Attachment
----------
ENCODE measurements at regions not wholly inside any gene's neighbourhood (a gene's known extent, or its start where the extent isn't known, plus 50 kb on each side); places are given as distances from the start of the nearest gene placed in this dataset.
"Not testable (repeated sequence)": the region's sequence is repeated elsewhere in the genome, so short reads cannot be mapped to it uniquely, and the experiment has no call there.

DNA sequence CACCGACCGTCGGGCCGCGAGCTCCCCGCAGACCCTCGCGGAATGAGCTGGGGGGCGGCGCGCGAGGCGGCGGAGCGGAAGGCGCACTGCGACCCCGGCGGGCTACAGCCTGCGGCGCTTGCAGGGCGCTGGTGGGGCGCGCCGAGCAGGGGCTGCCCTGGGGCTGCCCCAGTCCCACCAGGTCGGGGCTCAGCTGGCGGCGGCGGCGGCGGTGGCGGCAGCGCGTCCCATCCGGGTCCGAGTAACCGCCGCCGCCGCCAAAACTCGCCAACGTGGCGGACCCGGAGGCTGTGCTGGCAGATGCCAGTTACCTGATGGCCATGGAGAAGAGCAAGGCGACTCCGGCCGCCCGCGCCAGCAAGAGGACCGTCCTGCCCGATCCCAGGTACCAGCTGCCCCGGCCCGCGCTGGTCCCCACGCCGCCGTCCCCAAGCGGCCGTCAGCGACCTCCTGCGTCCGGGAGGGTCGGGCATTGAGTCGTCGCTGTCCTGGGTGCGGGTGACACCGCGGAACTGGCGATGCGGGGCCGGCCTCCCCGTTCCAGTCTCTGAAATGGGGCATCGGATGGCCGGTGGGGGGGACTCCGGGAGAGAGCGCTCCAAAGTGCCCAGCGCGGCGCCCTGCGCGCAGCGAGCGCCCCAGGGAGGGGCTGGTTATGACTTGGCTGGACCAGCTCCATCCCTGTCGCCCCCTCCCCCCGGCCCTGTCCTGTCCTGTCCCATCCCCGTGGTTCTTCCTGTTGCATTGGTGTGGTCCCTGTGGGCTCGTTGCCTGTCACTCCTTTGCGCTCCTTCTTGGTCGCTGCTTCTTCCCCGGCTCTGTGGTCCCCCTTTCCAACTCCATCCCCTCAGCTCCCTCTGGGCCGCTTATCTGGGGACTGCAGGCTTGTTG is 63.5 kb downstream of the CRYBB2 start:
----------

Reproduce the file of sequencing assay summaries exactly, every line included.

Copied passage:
ENCODE measurements at regions not wholly inside any gene's neighbourhood (a gene's known extent, or its start where the extent isn't known, plus 50 kb on each side); places are given as distances from the start of the nearest gene placed in this dataset.
"Not testable (repeated sequence)": the region's sequence is repeated elsewhere in the genome, so short reads cannot be mapped to it uniquely, and the experiment has no call there.

DNA sequence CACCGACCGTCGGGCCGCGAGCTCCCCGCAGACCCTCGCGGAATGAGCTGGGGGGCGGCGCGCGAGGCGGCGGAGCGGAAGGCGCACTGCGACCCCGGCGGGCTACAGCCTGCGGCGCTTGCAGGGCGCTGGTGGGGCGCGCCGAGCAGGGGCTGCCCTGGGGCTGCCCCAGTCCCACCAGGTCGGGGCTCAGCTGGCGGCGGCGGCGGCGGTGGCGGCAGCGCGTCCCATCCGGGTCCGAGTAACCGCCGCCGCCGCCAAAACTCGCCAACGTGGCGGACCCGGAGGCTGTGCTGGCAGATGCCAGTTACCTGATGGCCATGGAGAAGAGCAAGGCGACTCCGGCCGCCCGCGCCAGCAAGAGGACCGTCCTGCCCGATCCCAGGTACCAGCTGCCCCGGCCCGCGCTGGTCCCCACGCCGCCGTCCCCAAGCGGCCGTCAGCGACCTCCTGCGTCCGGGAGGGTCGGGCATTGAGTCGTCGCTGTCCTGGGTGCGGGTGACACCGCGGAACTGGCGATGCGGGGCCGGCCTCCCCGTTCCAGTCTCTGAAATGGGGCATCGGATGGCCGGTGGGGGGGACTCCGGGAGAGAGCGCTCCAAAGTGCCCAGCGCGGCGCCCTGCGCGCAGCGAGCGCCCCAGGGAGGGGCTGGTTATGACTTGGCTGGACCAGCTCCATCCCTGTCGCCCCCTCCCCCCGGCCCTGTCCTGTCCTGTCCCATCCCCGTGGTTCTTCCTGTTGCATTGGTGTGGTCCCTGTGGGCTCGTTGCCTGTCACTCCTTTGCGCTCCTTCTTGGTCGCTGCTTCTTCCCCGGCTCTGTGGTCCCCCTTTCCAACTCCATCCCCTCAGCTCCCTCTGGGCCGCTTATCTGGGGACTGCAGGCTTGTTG is 63.5 kb downstream of the CRYBB2 start: